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Business deals

Apple supplier Murata buys US maker of power-saving tech

$145m deal for Eta offers competitive edge as smartphone energy use rises

The growing power requirements of modern smartphones have created high demand for energy-saving technology like Eta's.   © Reuters

KYOTO -- Murata Manufacturing said Friday it has acquired a U.S. developer of power-saving technology for smartphones, boosting its capabilities in a key field for devices with steadily growing energy needs.

The Kyoto-based manufacturer, which supplies parts for Apple iPhones, will purchase Eta Wireless for roughly 16 billion yen ($145 million).

Murata plans to bring efficient communications components featuring Eta's technology on the market within the next few years, as well as develop technology for the eventual advent of sixth-generation wireless.

Massachusetts-based Eta's technology reduces power consumption by wireless communication components -- one of the most energy-hungry parts of a mobile device after the display and CPU -- improving battery life for smartphones, tablets and other devices.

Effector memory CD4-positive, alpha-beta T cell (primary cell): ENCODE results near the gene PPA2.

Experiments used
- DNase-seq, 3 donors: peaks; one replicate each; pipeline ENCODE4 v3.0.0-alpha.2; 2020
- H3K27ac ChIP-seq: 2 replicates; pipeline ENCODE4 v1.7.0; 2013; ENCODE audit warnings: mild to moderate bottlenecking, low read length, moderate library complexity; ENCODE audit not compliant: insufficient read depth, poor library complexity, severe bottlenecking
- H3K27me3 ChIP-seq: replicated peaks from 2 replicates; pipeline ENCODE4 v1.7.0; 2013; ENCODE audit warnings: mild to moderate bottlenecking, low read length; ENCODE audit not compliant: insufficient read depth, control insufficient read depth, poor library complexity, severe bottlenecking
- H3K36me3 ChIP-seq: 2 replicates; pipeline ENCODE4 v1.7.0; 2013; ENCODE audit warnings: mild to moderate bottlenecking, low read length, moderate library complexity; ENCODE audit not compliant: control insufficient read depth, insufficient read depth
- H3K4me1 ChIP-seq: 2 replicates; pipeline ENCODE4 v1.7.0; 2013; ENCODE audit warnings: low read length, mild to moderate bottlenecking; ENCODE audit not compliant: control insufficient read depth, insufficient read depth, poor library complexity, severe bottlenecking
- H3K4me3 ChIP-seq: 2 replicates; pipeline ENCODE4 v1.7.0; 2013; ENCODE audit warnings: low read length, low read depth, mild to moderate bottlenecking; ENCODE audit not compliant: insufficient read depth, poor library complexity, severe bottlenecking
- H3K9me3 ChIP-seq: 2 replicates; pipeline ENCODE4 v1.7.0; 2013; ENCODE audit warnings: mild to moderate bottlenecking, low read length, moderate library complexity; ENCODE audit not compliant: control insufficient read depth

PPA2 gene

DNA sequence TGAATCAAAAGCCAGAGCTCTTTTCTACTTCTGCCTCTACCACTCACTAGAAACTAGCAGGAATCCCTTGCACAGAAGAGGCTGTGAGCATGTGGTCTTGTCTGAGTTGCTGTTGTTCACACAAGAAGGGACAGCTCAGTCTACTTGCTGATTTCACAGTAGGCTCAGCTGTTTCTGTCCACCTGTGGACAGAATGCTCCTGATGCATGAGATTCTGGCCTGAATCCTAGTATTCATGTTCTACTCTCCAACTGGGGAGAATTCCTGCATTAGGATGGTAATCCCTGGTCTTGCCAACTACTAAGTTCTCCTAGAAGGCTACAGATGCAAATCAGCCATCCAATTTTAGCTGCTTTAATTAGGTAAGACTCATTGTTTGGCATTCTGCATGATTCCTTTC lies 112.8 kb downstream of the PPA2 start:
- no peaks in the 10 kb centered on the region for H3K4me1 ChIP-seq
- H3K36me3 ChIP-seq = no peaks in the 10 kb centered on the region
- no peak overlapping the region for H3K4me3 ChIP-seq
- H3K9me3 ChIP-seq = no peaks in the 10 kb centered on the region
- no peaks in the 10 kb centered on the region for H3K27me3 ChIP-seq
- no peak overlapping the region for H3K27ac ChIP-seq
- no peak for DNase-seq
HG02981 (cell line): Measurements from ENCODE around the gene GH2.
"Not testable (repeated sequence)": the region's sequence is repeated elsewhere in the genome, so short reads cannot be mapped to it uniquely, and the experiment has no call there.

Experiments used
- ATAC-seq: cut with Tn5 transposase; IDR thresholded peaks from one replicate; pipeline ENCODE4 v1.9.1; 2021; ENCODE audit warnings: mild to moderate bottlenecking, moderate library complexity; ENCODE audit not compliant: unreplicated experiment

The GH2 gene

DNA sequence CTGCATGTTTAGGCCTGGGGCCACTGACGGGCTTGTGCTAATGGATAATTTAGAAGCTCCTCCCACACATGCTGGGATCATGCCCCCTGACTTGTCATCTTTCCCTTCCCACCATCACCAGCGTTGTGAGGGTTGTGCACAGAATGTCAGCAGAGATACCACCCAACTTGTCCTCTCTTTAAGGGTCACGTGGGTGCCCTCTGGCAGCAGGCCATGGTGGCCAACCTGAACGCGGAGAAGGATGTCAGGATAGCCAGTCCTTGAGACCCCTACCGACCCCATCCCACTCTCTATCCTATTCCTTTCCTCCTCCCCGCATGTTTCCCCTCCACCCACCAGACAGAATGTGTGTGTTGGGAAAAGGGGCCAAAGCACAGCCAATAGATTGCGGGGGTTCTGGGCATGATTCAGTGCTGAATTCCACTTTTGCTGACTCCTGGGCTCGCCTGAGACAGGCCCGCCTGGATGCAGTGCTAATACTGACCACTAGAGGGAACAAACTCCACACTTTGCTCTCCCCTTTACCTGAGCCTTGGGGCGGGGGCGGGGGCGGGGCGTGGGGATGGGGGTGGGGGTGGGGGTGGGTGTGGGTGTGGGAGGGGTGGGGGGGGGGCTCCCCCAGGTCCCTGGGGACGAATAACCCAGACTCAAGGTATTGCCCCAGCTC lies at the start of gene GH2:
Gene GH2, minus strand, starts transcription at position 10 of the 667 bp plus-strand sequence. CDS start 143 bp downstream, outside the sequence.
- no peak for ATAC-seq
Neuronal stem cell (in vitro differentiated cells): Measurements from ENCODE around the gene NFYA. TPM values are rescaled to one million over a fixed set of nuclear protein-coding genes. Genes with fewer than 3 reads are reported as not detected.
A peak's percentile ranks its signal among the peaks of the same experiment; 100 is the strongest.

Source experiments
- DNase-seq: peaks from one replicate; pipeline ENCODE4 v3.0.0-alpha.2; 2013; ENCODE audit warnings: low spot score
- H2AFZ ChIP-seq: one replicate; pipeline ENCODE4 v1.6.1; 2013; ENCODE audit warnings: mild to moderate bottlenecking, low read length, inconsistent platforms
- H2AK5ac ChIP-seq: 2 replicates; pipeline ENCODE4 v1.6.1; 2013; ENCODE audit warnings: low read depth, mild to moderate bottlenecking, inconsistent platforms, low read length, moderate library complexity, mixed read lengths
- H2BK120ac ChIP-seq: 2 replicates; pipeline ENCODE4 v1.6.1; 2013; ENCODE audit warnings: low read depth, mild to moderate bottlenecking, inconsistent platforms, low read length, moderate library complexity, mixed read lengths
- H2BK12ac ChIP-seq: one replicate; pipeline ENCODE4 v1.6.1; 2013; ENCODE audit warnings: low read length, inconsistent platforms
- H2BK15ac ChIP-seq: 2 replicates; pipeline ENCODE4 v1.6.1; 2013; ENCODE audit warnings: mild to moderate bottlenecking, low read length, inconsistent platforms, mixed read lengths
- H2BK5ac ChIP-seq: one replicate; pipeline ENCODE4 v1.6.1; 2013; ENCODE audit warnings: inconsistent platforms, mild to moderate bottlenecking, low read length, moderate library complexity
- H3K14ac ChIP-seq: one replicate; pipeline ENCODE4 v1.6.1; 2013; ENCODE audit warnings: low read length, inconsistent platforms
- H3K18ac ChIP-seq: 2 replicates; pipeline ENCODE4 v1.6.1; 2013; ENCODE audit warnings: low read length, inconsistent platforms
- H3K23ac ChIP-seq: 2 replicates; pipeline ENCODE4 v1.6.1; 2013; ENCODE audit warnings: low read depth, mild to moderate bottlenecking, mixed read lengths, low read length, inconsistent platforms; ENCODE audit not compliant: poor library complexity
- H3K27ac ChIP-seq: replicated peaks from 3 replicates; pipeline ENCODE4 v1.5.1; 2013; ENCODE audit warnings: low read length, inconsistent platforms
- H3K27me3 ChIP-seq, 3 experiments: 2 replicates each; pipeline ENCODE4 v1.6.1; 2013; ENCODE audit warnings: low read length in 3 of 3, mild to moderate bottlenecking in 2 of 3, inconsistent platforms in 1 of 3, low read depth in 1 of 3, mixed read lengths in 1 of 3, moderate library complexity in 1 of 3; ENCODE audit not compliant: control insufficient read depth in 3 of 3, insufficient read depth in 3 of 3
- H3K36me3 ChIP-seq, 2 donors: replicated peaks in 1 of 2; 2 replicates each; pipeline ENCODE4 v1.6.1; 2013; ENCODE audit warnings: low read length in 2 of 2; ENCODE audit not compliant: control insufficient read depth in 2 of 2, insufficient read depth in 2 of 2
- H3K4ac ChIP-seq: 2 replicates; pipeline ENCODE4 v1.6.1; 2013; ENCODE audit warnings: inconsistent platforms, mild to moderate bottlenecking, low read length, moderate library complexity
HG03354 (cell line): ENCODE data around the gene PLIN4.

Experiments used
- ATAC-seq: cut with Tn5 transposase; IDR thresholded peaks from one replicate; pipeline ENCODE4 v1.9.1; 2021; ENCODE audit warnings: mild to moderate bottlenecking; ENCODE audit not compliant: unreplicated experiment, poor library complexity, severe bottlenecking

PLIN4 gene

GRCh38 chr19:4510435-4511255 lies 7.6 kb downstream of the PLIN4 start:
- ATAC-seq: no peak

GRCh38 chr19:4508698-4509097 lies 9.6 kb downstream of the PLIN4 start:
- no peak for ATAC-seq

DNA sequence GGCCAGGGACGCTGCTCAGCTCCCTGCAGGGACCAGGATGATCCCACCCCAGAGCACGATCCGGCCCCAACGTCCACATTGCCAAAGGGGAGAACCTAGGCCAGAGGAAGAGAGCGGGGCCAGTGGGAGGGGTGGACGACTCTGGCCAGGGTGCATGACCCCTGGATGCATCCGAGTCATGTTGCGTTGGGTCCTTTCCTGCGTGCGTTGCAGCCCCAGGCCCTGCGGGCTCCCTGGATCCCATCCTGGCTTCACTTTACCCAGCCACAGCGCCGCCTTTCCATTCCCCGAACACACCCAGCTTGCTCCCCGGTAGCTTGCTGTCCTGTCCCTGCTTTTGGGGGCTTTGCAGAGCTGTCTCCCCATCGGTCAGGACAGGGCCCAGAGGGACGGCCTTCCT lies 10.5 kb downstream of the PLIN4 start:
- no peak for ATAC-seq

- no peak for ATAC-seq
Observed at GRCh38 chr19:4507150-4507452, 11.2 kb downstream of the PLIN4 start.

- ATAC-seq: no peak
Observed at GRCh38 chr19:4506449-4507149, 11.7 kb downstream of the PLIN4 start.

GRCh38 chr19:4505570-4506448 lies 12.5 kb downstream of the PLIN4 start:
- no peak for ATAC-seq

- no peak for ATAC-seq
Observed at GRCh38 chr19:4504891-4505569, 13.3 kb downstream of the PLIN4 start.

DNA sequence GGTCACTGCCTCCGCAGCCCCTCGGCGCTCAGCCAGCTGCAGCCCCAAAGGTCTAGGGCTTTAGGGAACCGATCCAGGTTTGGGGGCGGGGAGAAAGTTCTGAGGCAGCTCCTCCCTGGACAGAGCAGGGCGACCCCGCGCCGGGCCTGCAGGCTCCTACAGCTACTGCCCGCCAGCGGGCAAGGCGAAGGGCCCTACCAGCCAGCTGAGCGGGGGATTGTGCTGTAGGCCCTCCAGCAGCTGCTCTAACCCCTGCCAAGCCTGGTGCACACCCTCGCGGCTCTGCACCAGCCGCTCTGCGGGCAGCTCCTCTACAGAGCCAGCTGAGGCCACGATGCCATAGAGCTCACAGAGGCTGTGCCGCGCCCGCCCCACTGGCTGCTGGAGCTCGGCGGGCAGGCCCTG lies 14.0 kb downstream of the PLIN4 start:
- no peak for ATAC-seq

The company has developed a proprietary power management chip to optimize voltage in radio frequency circuits, as well as an algorithm that can further reduce energy usage.

Higher-frequency waves, such as the millimeter-wave spectrum often used by fifth-generation wireless technology, require more power, on top of the increasing energy consumption of high-performance smartphones. Because larger batteries make handsets bulkier, device makers are looking for other ways to compensate for these energy needs.

The acquisition also prepares Murata for intensifying competition. The company holds a 40% share in the market for its mainstay multilayered ceramic capacitors of which up to 1,000 are used in a single smartphone. Murata also has a 30%-to-50% share of the market for the communication components that Eta is involved in. Murata also manufactures its own production equipment, enhancing its competitiveness with closely held expertise.

But demand for electronic components is rising over the longer term, and competition for customers is fierce as manufacturers in Taiwan and South Korea bolster their production capacity.

This marks Murata's largest acquisition since it bought Sony's battery operations for about 17.5 billion yen in 2017. The goal is to commercialize components using Eta Wireless's technology within a few years. By adding value to its own products, which already have high market shares, the company will maintain its advantage in the increasingly competitive electronic components market.

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